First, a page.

Writer, illustrator, and knitter Franklin Habit joins us for his monthly column featuring humor and insights into a yarncrafter’s life.
There is no question that persons who make things with yarn are a superstitious lot. This is scarcely to be wondered at–so much can go awry on the journey from winding up to casting off. Skill and vigilance are well and good as safeguards against disaster; yet much depends on luck. You cannot make luck as you can, with luck, make a mitten. And so knitting, crochet, and all their sister arts are shot through with charms and spells intended to pick up stitches before they drop.
You are likely familiar with the folk custom that one does not knit a sweater for a lover to whom one is not firmly and finally wed. So old and pervasive is this belief that it has passed into common knowledge. Few among us will have left grammar school without learning the ancient playground chant:
Mary knit a cardigan
And handed it to Gene.
He stuffed it in his bottom drawer
And ran off with Maureen.
The origins of the famous “sweater curse” are obscure, but perhaps arose from the hard-won knowledge that it is best to present him with an expensive, labor-intensive gift he doesn’t want and won’t use only after both of you are too exhausted by the demands of child-rearing to care about anything else.
Though it is the best known of the knitting superstitions, the sweater curse keeps company in the needleworker’s subconscious with a host of other customs and beliefs. Most are now nearly lost, granted currency in but a scattering of remote hamlets far from the illumination of modern thought.
How many of these do you know?
A mitten cast on during the waning moon will always sprout extra thumbs.
If you throw the remnant of a ball of yarn into a fast-flowing creek you will never run short of yarn while traveling.
A pregnant woman must not handle novelty yarn; her baby will grow up to be overly fond of wearing sequins in the daytime.
To dream of your true love, place a skein of yak/silk blend under your pillow. You may only dream of yak/silk blend, but that ain’t so bad.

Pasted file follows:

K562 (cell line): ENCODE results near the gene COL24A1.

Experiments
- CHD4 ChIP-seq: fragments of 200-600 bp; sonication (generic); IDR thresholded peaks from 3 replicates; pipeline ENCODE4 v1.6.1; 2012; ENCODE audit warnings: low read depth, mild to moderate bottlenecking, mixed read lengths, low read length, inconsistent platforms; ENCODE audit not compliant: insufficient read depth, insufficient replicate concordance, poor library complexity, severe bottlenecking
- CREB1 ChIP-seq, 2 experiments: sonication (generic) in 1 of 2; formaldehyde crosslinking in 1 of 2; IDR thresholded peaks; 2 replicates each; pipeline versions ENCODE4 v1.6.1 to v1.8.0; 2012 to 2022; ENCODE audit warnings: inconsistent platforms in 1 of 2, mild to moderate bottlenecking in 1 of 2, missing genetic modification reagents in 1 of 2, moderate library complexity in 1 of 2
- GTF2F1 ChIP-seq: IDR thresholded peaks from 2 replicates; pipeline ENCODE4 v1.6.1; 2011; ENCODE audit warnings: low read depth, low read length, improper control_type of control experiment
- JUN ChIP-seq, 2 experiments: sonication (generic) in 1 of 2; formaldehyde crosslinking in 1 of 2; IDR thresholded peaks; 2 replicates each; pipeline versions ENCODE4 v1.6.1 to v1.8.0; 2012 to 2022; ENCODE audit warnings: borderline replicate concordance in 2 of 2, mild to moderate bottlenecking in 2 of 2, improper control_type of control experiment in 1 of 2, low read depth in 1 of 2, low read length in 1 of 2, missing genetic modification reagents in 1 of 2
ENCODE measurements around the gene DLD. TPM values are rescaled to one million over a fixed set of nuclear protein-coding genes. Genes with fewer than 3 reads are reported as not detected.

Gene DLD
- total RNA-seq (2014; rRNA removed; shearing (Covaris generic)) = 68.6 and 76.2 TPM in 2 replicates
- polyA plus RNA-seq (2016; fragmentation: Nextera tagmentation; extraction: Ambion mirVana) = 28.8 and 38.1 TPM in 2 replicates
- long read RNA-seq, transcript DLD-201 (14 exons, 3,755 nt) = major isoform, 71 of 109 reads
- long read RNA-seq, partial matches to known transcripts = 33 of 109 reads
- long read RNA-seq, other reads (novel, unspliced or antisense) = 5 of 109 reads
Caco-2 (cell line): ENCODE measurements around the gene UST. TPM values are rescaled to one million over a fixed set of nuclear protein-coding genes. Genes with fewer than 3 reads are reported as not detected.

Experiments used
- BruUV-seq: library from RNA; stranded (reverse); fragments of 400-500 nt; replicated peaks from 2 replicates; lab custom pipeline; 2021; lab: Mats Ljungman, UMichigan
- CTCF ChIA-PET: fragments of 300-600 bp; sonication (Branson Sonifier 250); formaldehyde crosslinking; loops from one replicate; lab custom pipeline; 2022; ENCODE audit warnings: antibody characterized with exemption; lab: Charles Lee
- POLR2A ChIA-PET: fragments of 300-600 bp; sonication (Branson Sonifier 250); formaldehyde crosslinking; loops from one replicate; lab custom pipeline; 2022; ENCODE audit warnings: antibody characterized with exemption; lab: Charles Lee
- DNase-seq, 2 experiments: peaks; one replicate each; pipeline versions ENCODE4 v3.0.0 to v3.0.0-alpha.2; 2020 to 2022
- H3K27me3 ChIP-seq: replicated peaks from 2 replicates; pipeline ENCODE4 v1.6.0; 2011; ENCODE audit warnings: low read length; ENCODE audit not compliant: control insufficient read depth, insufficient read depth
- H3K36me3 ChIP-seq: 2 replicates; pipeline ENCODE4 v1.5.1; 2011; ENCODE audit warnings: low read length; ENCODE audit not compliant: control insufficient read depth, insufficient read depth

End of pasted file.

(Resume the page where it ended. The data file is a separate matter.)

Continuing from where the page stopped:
When unable to locate a skein of yarn you know is in your stash somewhere, flush a stitch marker down the toilet and make a wish to Saint Gigi of Toulouse, who was martyred for refusing to sell expensive, top-quality merino to a Roman soldier who just wanted to felt it for cat toys.
Swearing in front of witnesses that you never swatch because you never need to will curse you with seven years of incorrect gauge.
Read a lace chart by moonlight and dropped stitches are sure to follow.
If a woman finds a knot in a skein of kid mohair on her wedding day, her future husband will never accuse her of spending too much money on yarn. Or if he does, she won’t much care.
A person who enjoys purling two together through the back loops is probably a witch.
Writer, illustrator, and photographer Franklin Habit is the author of It Itches: A Stash of Knitting Cartoons (Interweave Press, 2008–now in its third printing) and proprietor of The Panopticon (the-panopticon.blogspot.com), one of the most popular knitting blogs on Internet. On an average day, upwards of 2,500 readers worldwide drop in for a mix of essays, cartoons, and the continuing adventures of Dolores the Sheep. Franklin’s other publishing experience in the fiber world includes contributions to Vogue Knitting, Yarn Market News, Interweave Knits, Interweave Crochet, PieceWork, Cast On: A Podcast for Knitters, Twist Collective, and a regular column on historic knitting patterns for Knitty.com.
These days, Franklin knits and spins in Chicago, Illinois, sharing a small city apartment with an Ashford spinning wheel and colony of sock yarn that multiplies alarmingly whenever his back is turned.
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